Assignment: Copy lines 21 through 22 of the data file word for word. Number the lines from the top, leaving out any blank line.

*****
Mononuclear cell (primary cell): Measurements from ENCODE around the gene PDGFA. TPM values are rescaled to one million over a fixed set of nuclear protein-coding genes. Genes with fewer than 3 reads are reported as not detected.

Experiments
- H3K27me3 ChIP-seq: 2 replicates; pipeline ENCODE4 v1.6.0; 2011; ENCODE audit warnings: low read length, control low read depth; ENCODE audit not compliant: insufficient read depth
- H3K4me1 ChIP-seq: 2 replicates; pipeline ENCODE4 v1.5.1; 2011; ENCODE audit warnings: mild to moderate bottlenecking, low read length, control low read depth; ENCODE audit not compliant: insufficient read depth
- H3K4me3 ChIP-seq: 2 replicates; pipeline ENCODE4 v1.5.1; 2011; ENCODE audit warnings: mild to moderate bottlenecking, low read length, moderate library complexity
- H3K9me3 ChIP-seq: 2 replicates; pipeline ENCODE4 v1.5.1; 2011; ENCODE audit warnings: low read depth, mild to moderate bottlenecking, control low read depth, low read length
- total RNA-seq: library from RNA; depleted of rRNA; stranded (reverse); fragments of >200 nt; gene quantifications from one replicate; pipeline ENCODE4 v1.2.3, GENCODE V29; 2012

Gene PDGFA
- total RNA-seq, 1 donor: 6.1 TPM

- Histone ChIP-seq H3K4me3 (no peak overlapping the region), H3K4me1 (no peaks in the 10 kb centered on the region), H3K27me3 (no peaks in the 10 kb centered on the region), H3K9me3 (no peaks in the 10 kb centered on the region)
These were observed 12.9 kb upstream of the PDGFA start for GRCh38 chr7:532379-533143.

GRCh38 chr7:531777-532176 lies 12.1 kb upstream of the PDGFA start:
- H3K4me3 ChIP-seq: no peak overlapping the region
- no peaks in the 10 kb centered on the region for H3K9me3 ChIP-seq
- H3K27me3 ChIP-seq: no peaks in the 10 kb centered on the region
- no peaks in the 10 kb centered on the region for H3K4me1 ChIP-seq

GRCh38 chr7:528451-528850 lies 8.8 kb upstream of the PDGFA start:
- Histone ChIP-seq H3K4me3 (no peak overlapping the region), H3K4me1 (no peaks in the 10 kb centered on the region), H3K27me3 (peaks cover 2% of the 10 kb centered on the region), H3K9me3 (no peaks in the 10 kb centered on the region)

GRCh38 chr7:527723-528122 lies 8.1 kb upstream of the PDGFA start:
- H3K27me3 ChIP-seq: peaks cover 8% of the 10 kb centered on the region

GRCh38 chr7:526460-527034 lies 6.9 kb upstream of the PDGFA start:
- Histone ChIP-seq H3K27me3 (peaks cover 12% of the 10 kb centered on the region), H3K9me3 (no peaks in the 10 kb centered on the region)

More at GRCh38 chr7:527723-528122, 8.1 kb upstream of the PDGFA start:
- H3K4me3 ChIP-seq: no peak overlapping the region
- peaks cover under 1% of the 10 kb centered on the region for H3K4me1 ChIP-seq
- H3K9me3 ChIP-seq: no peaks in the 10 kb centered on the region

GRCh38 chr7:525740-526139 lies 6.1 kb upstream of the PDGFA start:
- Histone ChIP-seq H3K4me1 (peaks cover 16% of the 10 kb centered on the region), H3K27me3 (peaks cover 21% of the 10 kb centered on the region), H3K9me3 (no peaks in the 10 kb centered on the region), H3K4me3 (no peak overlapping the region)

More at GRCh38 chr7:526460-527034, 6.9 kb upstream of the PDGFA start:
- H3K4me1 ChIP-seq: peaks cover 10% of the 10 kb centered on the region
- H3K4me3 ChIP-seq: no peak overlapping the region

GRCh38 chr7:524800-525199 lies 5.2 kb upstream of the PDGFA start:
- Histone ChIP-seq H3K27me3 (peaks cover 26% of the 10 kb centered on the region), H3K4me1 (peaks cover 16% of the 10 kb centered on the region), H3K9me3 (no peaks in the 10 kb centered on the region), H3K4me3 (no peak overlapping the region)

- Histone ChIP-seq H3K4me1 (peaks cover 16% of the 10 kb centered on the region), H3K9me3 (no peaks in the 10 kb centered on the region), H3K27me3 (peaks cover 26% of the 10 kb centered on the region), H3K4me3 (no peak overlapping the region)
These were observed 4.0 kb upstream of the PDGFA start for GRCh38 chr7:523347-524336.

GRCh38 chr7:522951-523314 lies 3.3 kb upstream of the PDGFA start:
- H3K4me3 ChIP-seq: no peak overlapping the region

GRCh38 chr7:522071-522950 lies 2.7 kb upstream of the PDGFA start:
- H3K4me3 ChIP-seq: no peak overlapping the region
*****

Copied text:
GRCh38 chr7:526460-527034 lies 6.9 kb upstream of the PDGFA start:
- Histone ChIP-seq H3K27me3 (peaks cover 12% of the 10 kb centered on the region), H3K9me3 (no peaks in the 10 kb centered on the region)